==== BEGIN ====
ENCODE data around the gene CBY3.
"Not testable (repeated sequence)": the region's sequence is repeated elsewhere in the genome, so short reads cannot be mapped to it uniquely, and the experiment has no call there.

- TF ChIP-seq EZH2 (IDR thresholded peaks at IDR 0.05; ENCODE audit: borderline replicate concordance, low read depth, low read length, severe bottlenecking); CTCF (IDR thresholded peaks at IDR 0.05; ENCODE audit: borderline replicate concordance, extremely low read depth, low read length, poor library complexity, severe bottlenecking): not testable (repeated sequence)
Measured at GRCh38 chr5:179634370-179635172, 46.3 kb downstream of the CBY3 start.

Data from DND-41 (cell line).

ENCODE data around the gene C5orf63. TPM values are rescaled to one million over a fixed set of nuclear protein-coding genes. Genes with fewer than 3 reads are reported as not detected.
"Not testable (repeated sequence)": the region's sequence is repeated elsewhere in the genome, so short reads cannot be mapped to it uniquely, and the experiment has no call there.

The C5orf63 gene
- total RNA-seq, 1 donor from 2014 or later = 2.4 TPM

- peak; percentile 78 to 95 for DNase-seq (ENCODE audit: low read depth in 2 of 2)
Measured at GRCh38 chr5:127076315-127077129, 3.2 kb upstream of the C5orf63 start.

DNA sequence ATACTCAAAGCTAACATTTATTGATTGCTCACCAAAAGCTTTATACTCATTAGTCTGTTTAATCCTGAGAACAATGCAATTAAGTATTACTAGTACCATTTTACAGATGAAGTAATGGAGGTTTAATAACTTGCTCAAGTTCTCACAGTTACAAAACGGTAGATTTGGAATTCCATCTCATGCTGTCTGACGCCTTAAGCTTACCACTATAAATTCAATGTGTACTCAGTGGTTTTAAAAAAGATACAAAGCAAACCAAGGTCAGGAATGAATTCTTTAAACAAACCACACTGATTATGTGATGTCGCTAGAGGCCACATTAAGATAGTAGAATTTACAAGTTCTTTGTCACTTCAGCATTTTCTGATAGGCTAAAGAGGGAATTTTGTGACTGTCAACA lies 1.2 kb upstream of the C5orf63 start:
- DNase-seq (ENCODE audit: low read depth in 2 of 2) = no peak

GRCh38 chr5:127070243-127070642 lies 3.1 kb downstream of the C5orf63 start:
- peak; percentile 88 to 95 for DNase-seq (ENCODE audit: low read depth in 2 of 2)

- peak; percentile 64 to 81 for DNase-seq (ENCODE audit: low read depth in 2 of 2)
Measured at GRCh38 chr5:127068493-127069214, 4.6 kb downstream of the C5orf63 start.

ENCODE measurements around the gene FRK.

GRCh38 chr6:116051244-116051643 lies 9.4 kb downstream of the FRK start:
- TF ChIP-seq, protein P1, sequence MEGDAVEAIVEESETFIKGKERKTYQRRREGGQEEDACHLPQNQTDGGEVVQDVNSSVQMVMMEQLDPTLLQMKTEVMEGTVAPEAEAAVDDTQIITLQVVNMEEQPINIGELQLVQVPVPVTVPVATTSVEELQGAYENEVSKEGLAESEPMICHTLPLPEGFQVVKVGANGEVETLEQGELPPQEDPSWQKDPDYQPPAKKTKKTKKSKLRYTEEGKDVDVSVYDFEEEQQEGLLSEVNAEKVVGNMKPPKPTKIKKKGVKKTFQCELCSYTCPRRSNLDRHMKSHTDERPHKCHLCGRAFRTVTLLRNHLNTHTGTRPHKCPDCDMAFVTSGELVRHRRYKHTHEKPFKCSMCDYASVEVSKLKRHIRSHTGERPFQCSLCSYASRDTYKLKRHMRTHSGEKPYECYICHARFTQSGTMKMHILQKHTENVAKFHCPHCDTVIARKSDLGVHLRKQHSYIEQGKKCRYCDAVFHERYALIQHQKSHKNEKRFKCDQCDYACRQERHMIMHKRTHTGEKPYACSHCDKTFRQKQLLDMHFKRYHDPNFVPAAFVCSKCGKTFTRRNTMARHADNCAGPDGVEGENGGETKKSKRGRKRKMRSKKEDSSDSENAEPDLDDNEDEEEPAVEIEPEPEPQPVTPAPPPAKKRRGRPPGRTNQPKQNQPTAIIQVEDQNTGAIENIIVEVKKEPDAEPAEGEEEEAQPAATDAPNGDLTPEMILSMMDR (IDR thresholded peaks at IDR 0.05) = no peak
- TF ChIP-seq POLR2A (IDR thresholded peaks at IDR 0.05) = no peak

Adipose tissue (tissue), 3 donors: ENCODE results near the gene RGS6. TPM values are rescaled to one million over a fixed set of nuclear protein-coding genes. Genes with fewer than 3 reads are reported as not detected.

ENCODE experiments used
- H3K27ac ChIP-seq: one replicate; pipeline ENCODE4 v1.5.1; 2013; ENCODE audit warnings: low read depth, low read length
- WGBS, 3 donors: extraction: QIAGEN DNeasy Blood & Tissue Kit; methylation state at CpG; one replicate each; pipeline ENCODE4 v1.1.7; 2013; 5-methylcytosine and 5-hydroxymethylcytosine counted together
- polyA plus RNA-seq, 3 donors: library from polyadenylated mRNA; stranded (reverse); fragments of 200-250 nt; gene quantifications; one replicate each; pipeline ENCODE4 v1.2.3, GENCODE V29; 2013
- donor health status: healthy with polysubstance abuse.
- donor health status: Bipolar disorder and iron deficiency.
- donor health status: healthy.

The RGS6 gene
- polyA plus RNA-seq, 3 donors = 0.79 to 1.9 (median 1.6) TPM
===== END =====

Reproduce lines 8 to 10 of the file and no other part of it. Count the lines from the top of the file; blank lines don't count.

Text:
The C5orf63 gene
- total RNA-seq, 1 donor from 2014 or later = 2.4 TPM

- peak; percentile 78 to 95 for DNase-seq (ENCODE audit: low read depth in 2 of 2)